“While he was in Bethany, reclining at the table in the home of Simon the Leper, a woman came with an alabaster jar of very expensive perfume, made of pure nard. She broke the jar and poured the perfume on his head” (Mark 14:3).

While what she did with the oil (very expensive perfume) differs in the two accounts, tradition and commentators understand it to be the same incident related in today’s Gospel lesson.

The relevance of this detail of Mary’s story to our lives today is that if we are to do something for Jesus, something that is extraordinary and worth others talking and gossiping about, it will take place not only at a risky time but also in a difficult place! I don’t know about you, but I would definitely consider kneeling between the feet of two men – between two pairs of feet that had never been covered or protected as they walked the dirt pathways of the day – to be unsavory at least. Considering that the feet of the host had once borne the open sores of leprosy would make it even less pleasant and more difficult! When do we ever find ourselves in a comfortable situation when we feel led to witness of our faith or confront others with the truth of Christ? It will always be at a risky time and in a difficult place.

Tanner was an average High School Junior Varsity football player in Amarillo Texas. He had the simple personal goal of seeing every team member in his church on Sunday morning. He was never reluctant to invite his teammates on a regular basis to come to church with him, but his efforts never yielded the results he envisioned. An unfortunate season-ending back injury didn’t stop Tanner from being at every team practice and every game. Whether at practice or a game, he was seen on the sidelines, serving the team and cheering them on. The fact that he was always there never went unnoticed by his teammates. He was there and it gained a newfound respect of him from those teammates.

Throughout the remainder of the season, his injuries never diminished his desire and tenacity in inviting his teammates to church. They began to respond. First there five who were there one Sunday morning. In the following weeks, their number grew to 10, then 15, 20, 30. The number of his teammates in church on any given Sunday grew to where half the team was present. This prompted his coach to ask if he could borrow the church van to pick them up and take them home. One day after practice, the coach pulled Tanner aside and congratulated him on getting half of the team in church. Tanner’s humble response was simply, “Coach, half was never my goal, I want the whole team to come to Christ!”

In the months that followed, a new chapter was added to Tanner’s story. He and his parents began taking endless flights from their home in Amarillo to Houston. It was there that extensive treatments for cancer were a regular part of their lives – not for his dad or his mom, but for Tanner. On those countless flights, Tanner would always insist that his parents never sit beside him. Without them at his side, it gave him the opportunity to sit beside one, sometimes several, strangers. He insisted that those flights gave him the greatest joy because they gave him the opportunity to tell strangers about Jesus!

His story and his example begs the question for us – what are you doing to tell others about Jesus? Likewise, Mary’s story and her example challenges us to ask of ourselves what we are doing at a risky time and in the difficult place in which we find ourselves in today’s world to tell others about Jesus?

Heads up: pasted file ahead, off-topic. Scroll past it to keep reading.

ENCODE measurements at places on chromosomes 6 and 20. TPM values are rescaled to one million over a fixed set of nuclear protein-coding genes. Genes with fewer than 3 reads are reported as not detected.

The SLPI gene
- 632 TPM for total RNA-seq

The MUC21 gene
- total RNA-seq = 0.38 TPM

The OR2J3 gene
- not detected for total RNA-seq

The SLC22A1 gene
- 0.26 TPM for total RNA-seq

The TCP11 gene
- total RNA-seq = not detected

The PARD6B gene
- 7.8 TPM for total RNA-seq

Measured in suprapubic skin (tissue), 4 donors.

3. Mary’s gift was a costly gift.

“Then Mary took a twelve-ounce jar of expensive perfume made from essence of nard, and    she anointed Jesus’ feet with it, wiping his feet with her hair. The house was filled with the   fragrance” (John 12:3, NLT).

Ladies, right now you are probably thinking to yourself, “Okay, at some level I can understand her use of an expensive perfume, but then to wipe it from His feet with her hair!!” What we know of that which she poured on the feet of Jesus was that it was made of pure nard. It was either in the form of an oil or ointment imported from the Himalayas in India. It was super expensive as described by Judas as “. . . worth a year’s wages” (John 12:5, NLT).

Think about it – Mary was in the same room as her brother who, just a few months before, was dead and now he’s alive – what’s that worth? Others, including some of the disciples said of her gift, “that’s too much!” Can’t you imagine Mary thinking to herself, “that’s not enough!”

What it is worth to you to be able to bring your kids and your grandkids to church where they can learn about Jesus in a friendly environment? What is it worth to sit in a variety of settings in the church on any given day of the week to fellowship with others as you talk freely about the blessings and challenges of life and the goodness of God? What is it worth to recognize that your church is making intentional efforts to reach the hurting and the lost with God’s love and envisioning new ways to do more in the future? Can you put a price tag on any of that? When you start counting your blessings, you should stop counting the cost! Think about that last sentence for a moment – when you start counting your blessings, you should stop counting the cost! Write that down! I’m of the opinion that that’s at least Twitter and Facebook worthy!

Did you realize that her action that evening was not the only time Mary was at His feet? Several mentions of her sitting at Jesus’ feet, listening to His teachings, are found in Scripture: